Aereo is aiming to reinvent itself as a cable company

July 10, 2014, 4:49 PM UTC
A computer screen displays, a web service that provides television shows online.
Andrew Burton–Getty Images

Aereo’s not dead, yet.

After the Supreme Court found the cloud-based live streaming service illegal, Aereo paused its service. And it looked like it was out of options.

But, Aereo came back Wednesday with a letter filed to a New York district court saying that it now considers itself a cable provider, pointing to the language used in the Supreme Court ruling.

In its decision, the U.S.’s highest court said Aereo is “substantially similar to” and “is for all practical purposes a traditional cable system.”

As a cable provider, Aereo is then entitled to the standard copyright protections given to all cable companies that pay royalty fees, as long as it can secure a license.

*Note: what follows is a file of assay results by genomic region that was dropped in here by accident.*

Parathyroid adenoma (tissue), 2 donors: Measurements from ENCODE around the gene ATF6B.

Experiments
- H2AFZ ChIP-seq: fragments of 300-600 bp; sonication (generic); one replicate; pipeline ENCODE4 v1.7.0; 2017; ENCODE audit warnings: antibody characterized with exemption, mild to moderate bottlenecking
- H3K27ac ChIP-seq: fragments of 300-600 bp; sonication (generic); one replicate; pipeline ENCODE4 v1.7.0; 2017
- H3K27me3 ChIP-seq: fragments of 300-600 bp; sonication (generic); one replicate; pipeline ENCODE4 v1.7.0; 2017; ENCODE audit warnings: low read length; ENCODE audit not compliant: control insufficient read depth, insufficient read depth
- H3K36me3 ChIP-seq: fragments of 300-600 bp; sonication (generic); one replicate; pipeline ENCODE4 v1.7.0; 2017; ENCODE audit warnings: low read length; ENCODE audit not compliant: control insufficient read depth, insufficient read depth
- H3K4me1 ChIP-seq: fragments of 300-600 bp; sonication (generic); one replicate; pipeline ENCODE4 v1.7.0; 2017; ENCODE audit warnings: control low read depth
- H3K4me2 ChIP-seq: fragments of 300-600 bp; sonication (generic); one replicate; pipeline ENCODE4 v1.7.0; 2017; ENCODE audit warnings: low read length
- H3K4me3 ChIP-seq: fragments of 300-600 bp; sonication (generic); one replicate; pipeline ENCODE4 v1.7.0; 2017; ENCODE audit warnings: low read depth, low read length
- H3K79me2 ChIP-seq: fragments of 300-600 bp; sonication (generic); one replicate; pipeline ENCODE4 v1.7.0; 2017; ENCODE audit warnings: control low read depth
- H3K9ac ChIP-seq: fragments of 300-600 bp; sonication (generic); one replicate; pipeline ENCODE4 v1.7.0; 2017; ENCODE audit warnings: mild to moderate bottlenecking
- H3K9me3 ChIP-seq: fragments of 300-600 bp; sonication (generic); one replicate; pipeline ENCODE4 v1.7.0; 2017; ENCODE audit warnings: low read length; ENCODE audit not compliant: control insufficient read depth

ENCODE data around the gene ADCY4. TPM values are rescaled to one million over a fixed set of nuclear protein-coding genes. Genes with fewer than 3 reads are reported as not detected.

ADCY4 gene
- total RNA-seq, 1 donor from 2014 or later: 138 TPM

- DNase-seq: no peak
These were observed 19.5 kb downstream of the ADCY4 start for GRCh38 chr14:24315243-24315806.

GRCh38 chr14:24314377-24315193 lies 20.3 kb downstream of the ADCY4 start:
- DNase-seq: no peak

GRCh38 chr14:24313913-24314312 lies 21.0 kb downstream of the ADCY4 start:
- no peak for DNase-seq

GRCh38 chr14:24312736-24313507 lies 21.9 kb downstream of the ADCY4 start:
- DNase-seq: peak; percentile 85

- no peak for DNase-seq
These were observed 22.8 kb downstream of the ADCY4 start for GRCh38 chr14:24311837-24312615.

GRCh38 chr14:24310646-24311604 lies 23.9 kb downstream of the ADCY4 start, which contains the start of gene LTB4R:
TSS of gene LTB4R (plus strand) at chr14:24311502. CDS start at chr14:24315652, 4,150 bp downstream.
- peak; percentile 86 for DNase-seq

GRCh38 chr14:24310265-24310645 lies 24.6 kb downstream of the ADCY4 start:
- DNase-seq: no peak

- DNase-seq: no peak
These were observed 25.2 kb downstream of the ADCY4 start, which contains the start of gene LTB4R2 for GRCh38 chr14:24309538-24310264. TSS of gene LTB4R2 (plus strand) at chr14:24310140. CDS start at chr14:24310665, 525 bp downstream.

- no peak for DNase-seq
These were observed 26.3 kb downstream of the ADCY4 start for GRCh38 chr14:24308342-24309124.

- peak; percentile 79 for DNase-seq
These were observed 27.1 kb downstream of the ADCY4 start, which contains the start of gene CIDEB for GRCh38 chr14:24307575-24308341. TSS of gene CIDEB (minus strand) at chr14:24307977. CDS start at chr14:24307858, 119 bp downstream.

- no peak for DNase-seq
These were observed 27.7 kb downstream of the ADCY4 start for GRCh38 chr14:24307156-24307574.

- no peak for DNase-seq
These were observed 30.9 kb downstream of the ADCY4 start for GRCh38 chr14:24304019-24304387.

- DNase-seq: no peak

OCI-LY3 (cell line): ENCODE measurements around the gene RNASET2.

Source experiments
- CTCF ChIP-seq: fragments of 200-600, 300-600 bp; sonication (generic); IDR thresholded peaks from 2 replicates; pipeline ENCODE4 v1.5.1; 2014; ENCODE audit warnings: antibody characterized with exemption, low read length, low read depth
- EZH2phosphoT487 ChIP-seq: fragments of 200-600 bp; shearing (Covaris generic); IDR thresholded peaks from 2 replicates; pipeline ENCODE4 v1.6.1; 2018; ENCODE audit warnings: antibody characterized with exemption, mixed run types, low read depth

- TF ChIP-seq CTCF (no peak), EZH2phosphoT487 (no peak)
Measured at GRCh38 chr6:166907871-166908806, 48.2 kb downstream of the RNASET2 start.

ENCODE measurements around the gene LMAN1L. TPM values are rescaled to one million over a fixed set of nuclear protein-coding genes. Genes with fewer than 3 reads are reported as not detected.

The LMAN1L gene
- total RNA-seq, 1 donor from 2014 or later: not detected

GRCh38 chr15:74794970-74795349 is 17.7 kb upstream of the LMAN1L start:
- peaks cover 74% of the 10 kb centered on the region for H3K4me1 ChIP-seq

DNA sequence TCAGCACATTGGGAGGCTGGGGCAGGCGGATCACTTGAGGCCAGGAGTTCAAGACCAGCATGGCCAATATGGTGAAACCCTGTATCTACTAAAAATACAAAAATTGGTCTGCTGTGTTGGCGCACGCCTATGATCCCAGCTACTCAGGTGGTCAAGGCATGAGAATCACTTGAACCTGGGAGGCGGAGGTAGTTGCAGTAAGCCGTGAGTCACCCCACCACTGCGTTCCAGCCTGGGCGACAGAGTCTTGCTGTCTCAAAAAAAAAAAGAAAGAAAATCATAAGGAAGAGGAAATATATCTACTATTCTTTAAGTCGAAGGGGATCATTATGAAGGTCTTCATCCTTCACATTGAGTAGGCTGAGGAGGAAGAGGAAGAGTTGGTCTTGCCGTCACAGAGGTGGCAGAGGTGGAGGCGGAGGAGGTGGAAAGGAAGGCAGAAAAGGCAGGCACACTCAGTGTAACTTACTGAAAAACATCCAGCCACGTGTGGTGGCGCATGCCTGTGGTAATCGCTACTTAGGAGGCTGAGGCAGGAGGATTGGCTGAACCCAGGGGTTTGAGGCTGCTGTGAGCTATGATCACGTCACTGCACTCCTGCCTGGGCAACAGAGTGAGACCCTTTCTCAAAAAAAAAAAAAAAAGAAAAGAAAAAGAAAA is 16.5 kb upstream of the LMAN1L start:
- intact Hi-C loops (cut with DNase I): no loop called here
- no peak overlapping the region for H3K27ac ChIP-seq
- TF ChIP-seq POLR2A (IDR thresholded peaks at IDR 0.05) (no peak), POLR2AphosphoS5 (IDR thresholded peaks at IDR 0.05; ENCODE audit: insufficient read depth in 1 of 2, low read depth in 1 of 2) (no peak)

Therefore, the company says, it should not have to stop its live streaming service, which it has only done as a courtesy since no injunction was put in place, according to the court letter.

By identifying as a cable provider — and not a provider of technology equipment as the lower courts had ruled — Aereo is trying to use the Supreme Court decision to its advantage.

CEO Chet Kanojia, who has been rallying popular support through a petition to lawmakers on, addressed Aereo supporters on the company’s blog Wednesday after submitting the court letter.

“With this most recent decision and in the spirit of remaining in compliance,” Kanojia wrote. “We chose to pause our operations last week as we consulted with the lower court to map out our next steps.”

The plaintiffs, led by ABC, CBS, NBC and Fox, believe Aereo’s appeal has no merit because of the company’s past statements that denied it was a cable provider.

Even if the New York court doesn’t go along with the cable-provider definition for Aereo, any injunction could be limited since the Supreme Court said “Aereo only publicly performs when its technology allows near simultaneous transmission.”

That could open the door for Aereo to re-configure its service to allow users to playback television shows after the initial broadcast.